Teaching our Kids Two Codes: The Code of U.S. Constitution and Computer Coding

10.11.2019 | Eliza Pugh

A civics education extends far beyond a classroom or an exam. A civics education teaches how to listen, distinguish between fact and opinion, and back up an opinion with fact. It teaches the rights and duties of citizenship. A student that can analyze primary source documents, interpret data, and formulate an argument is a better-informed citizen of the world.


At the U.S. Chamber of Commerce Foundation’s CIVICS Forward conference on September 27, New York Times columnist and Pulitzer Prize-winning author Tom Friedman spoke on what he called the “two codes” every high school student should learn: computer coding and the code of the U.S. Constitution. Learn computer science to contribute to the work force. Learn the U.S. Constitution to know the rules that govern speech, actions, and moral behavior in our society. According to Friedman, we are living in a world where those that govern struggle to understand technology and those that understand technology are removed from political affairs. Having an educated citizenry that knows both “codes” would lead to better-informed leaders and conscientious bosses in all spheres of the workforce.


Professionals from the nonprofit, government, education, and business sectors spoke on a series of panels addressing the lack of adequate civics education in U.S. schools. United in their agreement that civics education in K-12 schools should be a priority, they offered the following ideas – some creative, some straightforward – for ways the private sector can play a role in improving civics education.

Left Image: The New York Times columnist and Pulitzer Prize-winning author Tom Friedman discusses the impact of civics education with Stefanie Sanford, chief of global policy and external relations at the College Board. Right Image: A panel discussion on the 21st-century approach to civics education. From left to right, Tim Bailey, director of education at the Gilder Lehrman Institute of American History; Mia Charity, chief development officer at the Close Up Foundation; Louise Dubé, executive director of iCivics. 


Perhaps the simplest and most obvious way for a private sector partner to be involved is to fund initiatives run by civics nonprofits, such as the development of educational resources for teachers.


Business can also fund equitable distribution efforts to ensure such resources reach students in school districts across the country, regardless of geography, income level, religion, or race.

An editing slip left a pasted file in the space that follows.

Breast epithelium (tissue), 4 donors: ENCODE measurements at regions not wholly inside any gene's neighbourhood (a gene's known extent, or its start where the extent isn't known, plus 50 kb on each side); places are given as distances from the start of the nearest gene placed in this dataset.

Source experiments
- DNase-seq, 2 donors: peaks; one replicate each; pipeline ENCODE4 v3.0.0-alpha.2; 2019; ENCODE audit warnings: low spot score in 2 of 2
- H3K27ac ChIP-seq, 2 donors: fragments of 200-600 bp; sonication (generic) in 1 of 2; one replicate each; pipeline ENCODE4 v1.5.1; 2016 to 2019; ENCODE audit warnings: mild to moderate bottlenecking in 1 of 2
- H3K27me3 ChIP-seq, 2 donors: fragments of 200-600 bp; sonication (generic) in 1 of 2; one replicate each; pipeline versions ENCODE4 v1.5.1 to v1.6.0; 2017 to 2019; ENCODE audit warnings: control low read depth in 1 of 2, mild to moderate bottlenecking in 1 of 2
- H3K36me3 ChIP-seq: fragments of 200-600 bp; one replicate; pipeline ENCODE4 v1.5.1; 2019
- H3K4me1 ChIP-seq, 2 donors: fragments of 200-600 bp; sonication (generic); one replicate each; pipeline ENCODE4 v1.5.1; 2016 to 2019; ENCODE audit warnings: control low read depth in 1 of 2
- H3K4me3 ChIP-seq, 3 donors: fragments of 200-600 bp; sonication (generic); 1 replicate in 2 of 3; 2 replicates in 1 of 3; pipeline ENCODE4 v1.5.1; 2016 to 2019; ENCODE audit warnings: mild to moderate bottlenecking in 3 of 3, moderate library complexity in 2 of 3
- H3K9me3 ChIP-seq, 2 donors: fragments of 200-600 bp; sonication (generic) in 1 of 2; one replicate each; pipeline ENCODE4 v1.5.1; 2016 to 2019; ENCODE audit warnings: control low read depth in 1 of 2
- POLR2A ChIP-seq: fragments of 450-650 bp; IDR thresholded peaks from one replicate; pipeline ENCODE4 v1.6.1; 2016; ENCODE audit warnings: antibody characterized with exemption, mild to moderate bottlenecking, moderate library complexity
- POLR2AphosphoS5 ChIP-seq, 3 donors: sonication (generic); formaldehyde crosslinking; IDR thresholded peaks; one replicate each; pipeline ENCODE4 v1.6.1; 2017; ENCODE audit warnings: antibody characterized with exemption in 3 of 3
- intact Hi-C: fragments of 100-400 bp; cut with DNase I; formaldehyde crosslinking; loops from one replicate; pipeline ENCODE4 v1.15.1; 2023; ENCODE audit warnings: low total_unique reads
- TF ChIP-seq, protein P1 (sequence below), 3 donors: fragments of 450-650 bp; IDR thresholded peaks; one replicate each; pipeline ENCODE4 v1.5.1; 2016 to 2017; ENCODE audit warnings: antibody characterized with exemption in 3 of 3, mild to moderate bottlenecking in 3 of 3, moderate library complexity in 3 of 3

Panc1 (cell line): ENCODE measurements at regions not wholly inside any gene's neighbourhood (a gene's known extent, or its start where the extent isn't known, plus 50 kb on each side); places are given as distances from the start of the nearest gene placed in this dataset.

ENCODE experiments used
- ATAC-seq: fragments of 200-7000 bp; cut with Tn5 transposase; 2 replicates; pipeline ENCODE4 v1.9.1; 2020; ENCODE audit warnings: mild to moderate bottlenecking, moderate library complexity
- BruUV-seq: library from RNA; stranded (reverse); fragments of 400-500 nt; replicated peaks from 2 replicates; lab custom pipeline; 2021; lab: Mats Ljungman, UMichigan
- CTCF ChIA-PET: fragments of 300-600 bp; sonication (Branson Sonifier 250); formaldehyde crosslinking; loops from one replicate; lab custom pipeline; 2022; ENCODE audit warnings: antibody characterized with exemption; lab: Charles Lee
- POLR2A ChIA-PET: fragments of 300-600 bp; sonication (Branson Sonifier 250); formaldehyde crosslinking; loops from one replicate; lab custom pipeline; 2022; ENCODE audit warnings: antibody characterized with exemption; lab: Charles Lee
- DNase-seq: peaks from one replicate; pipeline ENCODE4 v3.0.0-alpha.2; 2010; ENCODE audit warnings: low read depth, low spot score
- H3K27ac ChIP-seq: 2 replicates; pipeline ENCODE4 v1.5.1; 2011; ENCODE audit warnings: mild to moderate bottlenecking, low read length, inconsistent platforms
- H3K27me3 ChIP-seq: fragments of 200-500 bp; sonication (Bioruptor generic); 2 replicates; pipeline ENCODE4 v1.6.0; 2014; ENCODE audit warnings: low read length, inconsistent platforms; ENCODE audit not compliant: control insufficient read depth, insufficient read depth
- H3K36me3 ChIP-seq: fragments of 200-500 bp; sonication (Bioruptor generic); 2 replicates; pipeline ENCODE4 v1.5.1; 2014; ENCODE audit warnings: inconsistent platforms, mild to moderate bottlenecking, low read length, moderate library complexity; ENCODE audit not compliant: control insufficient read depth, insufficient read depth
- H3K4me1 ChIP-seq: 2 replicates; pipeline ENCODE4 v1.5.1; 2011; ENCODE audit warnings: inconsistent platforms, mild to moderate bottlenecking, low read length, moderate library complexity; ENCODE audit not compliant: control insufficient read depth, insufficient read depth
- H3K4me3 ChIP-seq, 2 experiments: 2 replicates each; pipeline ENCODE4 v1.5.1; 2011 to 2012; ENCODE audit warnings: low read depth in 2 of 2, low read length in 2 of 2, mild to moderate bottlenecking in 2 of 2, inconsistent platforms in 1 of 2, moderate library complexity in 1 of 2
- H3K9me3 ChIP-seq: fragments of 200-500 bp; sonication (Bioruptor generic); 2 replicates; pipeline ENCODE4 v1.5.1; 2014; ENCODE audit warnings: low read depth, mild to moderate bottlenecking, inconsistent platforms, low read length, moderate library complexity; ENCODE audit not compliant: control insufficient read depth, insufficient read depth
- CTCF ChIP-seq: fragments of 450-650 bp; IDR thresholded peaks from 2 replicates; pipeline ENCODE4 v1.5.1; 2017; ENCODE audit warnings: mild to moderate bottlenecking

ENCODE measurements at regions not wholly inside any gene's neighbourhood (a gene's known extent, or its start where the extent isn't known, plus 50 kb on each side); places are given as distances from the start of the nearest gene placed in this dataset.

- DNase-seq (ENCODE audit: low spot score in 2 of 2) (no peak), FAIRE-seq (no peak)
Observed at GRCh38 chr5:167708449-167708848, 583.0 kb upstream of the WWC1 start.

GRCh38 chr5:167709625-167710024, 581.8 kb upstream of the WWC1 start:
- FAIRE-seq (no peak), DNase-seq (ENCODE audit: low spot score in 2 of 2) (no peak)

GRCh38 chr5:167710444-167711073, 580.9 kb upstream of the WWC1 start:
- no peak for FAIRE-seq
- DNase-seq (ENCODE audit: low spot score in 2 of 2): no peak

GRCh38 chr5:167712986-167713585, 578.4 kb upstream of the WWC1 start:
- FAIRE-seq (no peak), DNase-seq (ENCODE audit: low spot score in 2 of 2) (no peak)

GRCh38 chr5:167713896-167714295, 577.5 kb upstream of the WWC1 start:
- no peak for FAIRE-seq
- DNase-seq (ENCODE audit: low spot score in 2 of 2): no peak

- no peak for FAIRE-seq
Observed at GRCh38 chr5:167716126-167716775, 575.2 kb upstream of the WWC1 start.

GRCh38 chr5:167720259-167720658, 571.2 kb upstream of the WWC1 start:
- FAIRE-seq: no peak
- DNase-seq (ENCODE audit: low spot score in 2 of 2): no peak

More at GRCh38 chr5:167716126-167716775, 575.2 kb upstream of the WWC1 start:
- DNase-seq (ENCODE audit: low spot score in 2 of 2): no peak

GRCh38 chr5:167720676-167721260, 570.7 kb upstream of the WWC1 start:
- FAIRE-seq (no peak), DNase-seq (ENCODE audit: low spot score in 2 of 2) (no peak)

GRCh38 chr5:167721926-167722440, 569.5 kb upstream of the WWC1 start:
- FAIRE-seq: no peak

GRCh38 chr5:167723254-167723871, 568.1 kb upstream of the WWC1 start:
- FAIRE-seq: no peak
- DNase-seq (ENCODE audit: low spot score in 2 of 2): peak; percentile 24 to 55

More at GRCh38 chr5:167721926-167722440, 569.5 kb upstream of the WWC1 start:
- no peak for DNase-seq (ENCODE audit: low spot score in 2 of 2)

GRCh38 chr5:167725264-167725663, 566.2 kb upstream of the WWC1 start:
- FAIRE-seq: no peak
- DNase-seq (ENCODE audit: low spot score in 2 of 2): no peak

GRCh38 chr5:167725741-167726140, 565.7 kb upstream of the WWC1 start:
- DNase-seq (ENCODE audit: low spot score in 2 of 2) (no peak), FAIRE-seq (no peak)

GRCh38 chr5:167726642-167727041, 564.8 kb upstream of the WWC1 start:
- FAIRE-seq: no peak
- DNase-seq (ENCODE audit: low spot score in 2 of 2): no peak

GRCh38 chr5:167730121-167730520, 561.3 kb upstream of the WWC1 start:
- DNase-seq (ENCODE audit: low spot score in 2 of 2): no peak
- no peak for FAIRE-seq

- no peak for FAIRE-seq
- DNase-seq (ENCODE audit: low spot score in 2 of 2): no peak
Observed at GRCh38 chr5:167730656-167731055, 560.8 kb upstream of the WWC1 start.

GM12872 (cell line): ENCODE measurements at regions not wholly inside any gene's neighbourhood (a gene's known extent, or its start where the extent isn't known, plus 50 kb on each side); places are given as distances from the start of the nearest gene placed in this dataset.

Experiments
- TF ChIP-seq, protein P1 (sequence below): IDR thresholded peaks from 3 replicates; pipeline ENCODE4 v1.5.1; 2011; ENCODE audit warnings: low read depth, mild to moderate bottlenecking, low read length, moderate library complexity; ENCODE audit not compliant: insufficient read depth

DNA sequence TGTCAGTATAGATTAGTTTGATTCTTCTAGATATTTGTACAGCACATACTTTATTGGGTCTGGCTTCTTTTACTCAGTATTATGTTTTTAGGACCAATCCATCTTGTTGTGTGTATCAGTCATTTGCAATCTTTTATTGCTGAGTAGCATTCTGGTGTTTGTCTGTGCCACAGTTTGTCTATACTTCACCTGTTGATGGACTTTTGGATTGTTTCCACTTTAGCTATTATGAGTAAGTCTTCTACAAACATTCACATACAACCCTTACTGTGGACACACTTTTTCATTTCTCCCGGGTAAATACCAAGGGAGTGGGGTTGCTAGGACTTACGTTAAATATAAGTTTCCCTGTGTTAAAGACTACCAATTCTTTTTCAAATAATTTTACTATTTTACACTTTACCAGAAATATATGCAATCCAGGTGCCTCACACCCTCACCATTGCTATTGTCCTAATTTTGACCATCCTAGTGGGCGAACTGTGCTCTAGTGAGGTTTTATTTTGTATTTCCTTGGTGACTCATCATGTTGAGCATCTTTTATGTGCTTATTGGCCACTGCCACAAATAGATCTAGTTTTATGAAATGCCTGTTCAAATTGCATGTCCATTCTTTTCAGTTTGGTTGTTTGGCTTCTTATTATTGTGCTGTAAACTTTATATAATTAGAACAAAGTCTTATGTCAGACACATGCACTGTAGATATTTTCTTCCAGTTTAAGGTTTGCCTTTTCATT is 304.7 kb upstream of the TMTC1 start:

Media literacy is a civics skill that teaches students to distinguish between unbiased and biased news, authentic and fake videos, and real and robot authors. Local news organizations can partner with schools to launch a school newspaper by providing design software, journalism courses, and printing.


Local businesses can sponsor or provide judges for civics-related events in schools, including student council elections, mock trials, and “We the People” competitions.


Private sector employers have the power to shape the narrative about what skills are valued in the workplace. Many students are motivated by the opportunity to work upon graduation. Businesses can articulate how a civics education can help a student develop a skillset that is attractive to an employer. For example, a company can host an internship program that recruits workers who can work collaboratively, argue intelligently, and problem-solve effectively.


Collaboration between businesses and nonprofits, businesses and schools, and media organizations and schools is essential for implementing these ideas going forward. CIVICS Forward may have launched a discussion on engaging the private sector in civics education but now is the time to act. Like any good student, let’s keep asking questions as we go to ensure we are doing the best we can to prepare today’s youth for their future.


The Chamber Foundation is the nonprofit arm of the U.S. Chamber of Commerce, of which CIPE is an affiliate. CIPE works to strengthen business associations in developing countries around the globe with the goal of bringing the private sector voice to governments to solve unique problems facing each respective region.